Question and answer details
|As-salamu `alaykum. A friend of mine asked me what does Islam say on the protocol of hospitality as well as the rules that guide Muslims when visiting people. I think I got his point. Actually, he is referring to non-Islamic attitude of people nowadays when visiting each other. They have turned their visits into a nuisance.|
|On Islam Shari`ah Researchers|
Wa `alaykum as-salamu wa rahmatullahi wa rarakatuh.
In the Name of Allah, Most Gracious, Most Merciful.
All praise and thanks are due to Allah, and peace and blessings be upon His Messenger.
Whether it's your uncle in the Middle East, your aunt in the Midwest, your friend in Malaysia, or your nephew in Pakistan, invitations from relatives to visit for most Muslims are not scarce. And why not? Welcoming guests is a part of our way of life as Muslims. But being a good guest is the other side of this coin.
Being the religion of morality and lofty manners, Islam teaches its followers to be good guests and also good hosts. These manners aim at preventing any inconvenience or shame that may happen if the person does not abide by the morals of Islam.
Below are some tips to keep your hosts happy and your visit virtually problem-free:
1- Don’t Overstay:
Khalid ibn `Amr relates that he heard the Prophet Muhammad, peace and blessings be upon him, saying: “He who believes in Allah and the Last Day should honor his guest as he deserves.” He was asked: ‘And what does he deserve, O Messenger of Allah?' He answered: “A day and a night of what he deserves, and hospitality for three days. More than this is charity.” (Reported by Al-Bukhari & Muslim)
The above-mentioned Hadith indicates that guests are to be welcomed. But this openness and generosity should not be abused to the point of becoming a burden on the hosts. This factor should be taken into consideration for those of us who come from families back home who may not be well off financially. We should act wisely and judge for ourselves how long is too long for our hosts.
`Aisha quotes the Prophet, peace and blessings be upon him, as saying: “Exchange presents with one another, for they purge hearts of ill feelings.” (Reported by At-Tirmidhi)
What better way to bridge the gap between relatives hundreds or thousands of miles away than to give a gift? In particular, encourage kids to give gifts to relatives of the same age and gender. This may be the springboard to developing a deep, meaningful friendship, not just a blood relationship. But these gifts should not become an excuse for extravagance or showing off, both of which are condemned by Islam.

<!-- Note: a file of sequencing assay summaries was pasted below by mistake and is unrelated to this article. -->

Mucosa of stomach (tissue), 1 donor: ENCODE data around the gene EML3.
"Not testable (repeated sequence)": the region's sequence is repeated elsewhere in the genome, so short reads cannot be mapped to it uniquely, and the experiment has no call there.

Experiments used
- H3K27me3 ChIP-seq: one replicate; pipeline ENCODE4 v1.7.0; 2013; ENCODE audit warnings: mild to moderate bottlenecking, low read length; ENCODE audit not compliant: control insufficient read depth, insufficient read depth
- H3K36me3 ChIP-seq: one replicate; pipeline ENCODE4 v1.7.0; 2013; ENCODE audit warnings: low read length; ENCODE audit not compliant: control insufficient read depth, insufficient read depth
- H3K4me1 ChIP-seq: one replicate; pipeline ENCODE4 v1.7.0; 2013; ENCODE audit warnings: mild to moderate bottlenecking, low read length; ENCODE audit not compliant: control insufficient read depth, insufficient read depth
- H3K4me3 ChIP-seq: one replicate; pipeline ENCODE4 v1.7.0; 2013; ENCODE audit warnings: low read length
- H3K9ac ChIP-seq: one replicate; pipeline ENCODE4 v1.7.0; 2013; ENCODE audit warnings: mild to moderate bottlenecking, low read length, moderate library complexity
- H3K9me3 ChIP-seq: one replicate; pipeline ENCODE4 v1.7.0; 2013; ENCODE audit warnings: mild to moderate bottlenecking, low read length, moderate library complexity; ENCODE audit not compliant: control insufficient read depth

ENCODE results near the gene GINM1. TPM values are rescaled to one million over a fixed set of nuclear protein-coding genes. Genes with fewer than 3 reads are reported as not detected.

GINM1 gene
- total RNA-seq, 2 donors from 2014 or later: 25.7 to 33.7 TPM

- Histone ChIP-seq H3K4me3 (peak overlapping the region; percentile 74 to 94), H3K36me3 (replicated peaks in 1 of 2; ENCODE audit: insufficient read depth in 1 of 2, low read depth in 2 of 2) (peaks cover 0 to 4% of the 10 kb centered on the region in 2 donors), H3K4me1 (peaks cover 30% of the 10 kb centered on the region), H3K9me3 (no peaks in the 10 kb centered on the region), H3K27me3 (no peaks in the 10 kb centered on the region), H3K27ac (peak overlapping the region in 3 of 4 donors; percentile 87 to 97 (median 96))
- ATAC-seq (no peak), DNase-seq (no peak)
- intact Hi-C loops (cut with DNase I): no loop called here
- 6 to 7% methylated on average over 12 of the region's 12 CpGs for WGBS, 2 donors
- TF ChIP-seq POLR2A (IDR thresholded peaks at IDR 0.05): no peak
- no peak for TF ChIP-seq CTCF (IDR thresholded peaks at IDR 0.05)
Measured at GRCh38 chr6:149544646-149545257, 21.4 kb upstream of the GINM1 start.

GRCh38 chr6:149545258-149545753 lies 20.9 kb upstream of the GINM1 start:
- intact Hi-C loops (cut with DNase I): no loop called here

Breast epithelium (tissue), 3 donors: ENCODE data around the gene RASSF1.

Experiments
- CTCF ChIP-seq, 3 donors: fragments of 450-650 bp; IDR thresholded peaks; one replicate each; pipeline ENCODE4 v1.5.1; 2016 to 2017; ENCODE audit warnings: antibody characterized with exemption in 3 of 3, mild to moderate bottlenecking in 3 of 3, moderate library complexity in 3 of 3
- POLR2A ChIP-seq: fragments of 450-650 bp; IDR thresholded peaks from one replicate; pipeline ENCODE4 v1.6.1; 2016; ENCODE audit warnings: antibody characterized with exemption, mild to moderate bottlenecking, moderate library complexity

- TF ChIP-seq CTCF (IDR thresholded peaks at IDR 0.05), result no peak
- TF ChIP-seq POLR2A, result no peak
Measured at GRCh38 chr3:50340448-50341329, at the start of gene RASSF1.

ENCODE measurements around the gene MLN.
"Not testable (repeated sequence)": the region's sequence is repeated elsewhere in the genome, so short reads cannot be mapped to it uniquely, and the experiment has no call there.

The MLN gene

3-Receive Gifts Graciously:
Giving gifts is only one part of the equation. Receiving gifts is the other. Adults and young people coming from everywhere may have become used to the idea of exchanging surplus gifts or detested ones.
This is not acceptable when visiting friends and relatives, especially those in a Muslim country or from one. Such behavior could be considered obnoxious and ungrateful.
Accept all gifts graciously. Even if it's the 100th leather wallet you've received, don't make a fuss about it.
4-Respect Your Elders:
Abu Musa Al-Ash`ari quotes the Prophet, peace and blessings be upon him, as saying: “It is part of glorifying Allah to show respect to a gray-haired Muslim, and to a person who can teach the Qur’an.” (Reported by Abu Dawud)
Respecting your elders is a requirement of Islam. Certain behaviors need to be avoided in this regard: speaking with disrespect, even if you disagree with an older person; stretching your legs or putting your feet up on the table in front of everyone present when there are elders there, for example.
5- Know the Local Customs:
If you're no longer hungry after a fantastic meal at your aunt's and she asks you to take more dessert, your answer may be no, but that may mean yes. For every one of your no's, your host may spoon more dessert into your bowl.
Find appropriate ways to respond to this, whether by using a truthful excuse (i.e. I really will get very, very sick if I eat any more), or even better, tell her the Hadith about eating in a way that you have one-third water, one-third food and one-third air in your stomach.
The ideal guest will be polite, discreet, grateful and respectful. He or she will also make sure not to hurt the host's feelings or be hostile.
6- Know the Customs of the House:
This means for example, sleeping and waking up earlier than normal if your host family is used to getting up and going to bed early. Maintaining the same schedule as you normally do at home in this case, may disrupt your host's home life and cause problems.
Respect the Family's Islamic Decorum:
So if you wake up for Fajr (Dawn Prayer), and not all members of the host family do, make ablution and pray without disturbing others. Perhaps later in the day, you can talk about how much you enjoyed going to pray Fajr at the local mosque, or the peace and tranquility you felt praying in the silence before sunrise.”
Almighty Allah knows best.
Excerpted, with slight modifications, from: www.soundvision.com